Turkey's central bank has dashed hopes of a return to economic orthodoxy and brought the lira to a new record low after ignoring calls from many investors to raise the main interest rate.
The Turkish lira fell as much as 2.1 percent after a decision was made to keep the one-week reference repo rate and instead optimize the cost of borrowing through an obscure emergency facility.
The currency, which has fallen more than 20 percent against the dollar this year, was close to the symbolic threshold of 8 for money after the decision. It recently traded at TL7.979.
Phoenix Kalen, an emerging markets strategist at Société Générale, said a rate hike would “send a credible signal to the market that they are ready to explicitly raise the benchmark repo rate, that they are willing to accept deteriorating inflation expectations deal and continue the gradual return back to more conventional monetary policy, "she said. "But of course we didn't see that."
"It sends a pretty negative signal to the markets," she added. “Now it seems like they are returning to a strategy of relying on stealth tightening. It's a shift back to this more mysterious, more opaque strategy. The market doesn't like this lack of transparency. "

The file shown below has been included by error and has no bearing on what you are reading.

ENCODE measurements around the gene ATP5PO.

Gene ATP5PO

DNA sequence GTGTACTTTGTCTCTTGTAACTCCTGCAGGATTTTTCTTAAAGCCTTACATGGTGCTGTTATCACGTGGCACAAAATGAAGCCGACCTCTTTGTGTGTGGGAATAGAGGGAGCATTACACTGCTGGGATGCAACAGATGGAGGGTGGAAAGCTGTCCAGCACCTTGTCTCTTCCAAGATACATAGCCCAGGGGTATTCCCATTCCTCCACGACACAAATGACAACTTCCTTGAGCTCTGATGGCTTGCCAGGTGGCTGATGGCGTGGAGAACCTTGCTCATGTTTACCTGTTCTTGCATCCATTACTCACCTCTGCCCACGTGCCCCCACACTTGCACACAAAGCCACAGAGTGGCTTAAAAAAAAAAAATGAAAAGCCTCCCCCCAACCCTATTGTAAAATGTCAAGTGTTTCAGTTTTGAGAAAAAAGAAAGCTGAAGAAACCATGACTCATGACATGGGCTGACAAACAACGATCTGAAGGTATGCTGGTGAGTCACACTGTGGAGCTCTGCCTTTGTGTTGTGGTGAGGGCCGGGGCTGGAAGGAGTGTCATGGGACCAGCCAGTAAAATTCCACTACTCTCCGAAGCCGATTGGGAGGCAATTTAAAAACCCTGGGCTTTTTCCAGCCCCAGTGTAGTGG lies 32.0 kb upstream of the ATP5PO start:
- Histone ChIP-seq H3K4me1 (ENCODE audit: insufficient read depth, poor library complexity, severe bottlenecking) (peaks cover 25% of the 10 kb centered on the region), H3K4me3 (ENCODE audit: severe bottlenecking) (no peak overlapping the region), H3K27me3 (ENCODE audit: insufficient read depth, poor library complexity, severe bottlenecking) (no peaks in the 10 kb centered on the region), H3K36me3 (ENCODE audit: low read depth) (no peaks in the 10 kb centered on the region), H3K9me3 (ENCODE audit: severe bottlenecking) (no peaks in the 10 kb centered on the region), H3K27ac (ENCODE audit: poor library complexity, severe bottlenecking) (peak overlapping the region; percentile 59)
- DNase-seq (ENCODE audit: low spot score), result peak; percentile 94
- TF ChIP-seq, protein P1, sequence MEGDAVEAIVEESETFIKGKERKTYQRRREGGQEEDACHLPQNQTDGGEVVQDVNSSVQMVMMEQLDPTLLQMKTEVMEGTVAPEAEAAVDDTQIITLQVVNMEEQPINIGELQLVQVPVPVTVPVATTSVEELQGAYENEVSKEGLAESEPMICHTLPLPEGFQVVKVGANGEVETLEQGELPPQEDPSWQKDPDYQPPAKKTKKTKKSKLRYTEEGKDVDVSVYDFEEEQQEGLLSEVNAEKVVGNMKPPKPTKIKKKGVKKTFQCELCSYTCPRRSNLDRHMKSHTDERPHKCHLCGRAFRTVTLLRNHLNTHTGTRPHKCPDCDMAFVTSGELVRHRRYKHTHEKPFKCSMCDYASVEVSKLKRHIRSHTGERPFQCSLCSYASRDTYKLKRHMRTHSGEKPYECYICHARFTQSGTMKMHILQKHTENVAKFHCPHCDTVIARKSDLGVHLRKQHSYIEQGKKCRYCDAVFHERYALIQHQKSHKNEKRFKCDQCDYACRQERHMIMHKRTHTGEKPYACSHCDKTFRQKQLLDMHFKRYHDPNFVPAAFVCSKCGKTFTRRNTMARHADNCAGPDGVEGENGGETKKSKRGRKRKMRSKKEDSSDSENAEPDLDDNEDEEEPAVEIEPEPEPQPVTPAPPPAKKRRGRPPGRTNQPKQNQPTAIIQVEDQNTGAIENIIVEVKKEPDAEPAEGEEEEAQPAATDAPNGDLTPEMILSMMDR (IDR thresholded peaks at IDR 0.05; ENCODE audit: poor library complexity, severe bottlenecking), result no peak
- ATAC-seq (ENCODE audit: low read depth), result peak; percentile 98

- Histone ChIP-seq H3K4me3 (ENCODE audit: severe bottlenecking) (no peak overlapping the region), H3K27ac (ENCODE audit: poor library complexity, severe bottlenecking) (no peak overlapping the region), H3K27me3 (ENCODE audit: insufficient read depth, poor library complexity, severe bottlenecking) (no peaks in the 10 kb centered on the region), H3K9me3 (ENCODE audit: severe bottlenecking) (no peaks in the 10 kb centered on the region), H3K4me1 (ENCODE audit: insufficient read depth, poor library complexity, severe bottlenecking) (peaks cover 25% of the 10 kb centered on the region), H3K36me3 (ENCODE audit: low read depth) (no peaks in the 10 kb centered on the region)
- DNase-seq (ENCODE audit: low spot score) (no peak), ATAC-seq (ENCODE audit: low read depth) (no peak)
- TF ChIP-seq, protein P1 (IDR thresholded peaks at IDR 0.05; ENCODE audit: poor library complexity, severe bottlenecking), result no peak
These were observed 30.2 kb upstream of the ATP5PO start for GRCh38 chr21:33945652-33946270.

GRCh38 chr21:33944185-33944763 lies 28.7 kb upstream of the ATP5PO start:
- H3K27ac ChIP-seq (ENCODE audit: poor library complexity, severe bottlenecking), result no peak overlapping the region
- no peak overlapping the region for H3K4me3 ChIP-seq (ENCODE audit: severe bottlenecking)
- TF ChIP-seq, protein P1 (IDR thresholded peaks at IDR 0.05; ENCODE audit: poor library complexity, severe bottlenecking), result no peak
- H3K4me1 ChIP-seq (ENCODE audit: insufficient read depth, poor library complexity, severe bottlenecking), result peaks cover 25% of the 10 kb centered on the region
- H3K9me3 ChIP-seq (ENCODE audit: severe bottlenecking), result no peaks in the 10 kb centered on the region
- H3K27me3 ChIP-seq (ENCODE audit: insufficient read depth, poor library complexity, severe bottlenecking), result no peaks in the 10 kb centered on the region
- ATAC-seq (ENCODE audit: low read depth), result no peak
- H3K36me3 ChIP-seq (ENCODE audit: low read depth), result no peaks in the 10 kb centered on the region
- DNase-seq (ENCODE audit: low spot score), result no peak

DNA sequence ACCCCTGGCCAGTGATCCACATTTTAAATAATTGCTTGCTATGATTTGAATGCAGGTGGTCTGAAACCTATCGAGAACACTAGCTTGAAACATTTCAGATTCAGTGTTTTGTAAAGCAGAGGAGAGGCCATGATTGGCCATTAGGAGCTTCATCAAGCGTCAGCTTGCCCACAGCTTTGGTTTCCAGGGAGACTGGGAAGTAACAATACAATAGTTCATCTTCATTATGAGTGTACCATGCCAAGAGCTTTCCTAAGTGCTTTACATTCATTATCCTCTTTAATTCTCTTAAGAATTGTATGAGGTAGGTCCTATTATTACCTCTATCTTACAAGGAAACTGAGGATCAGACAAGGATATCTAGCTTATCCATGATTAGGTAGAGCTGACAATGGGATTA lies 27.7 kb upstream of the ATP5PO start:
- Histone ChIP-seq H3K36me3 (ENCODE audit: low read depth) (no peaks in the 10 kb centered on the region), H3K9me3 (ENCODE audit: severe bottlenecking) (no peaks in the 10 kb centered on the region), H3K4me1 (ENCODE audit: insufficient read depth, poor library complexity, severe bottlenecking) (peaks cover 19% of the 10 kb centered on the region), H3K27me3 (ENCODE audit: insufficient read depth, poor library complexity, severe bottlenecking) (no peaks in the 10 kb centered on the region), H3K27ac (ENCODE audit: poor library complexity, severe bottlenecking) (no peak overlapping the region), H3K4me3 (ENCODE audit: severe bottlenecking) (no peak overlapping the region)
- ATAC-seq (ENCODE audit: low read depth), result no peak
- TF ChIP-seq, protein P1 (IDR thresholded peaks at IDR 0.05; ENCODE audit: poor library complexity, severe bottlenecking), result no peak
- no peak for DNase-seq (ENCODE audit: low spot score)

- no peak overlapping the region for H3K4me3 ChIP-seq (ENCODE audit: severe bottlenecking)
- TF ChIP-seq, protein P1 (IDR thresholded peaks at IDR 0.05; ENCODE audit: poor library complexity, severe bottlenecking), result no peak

The central bank has long been under heavy pressure from President Recep Tayyip Erdogan, a staunch opponent of high interest rates, who last year sacked former governor Murat Cetinkaya after a dispute over monetary policy.
However, the bank surprised the markets last month by raising its main repo rate for a week for the first time in two years.
The move boosted sentiment among analysts, most of whom expected policymakers to double in order to stabilize the contested lira and draw back much-needed foreign capital with a second rate hike on Thursday.
Instead, the bank announced that it would keep this main rate on hold and instead raise another rate, the late liquidity window, from 13.25 percent to 14.75 percent.
The bank has used this channel, usually reserved as an emergency facility, in recent months to raise funding costs for the Turkish financial system without announcing a sharp hike in the key rate. Total financing costs have already risen to their highest level since December last year.
Still, the news was received negatively by investors who had hoped last month's decision would mark a turning point. Timothy Ash, an analyst at BlueBay Asset Management, said Turkey's central bank "never seems to learn". He added: "It appears that they will be stress-tested again following this failure to raise the base rate."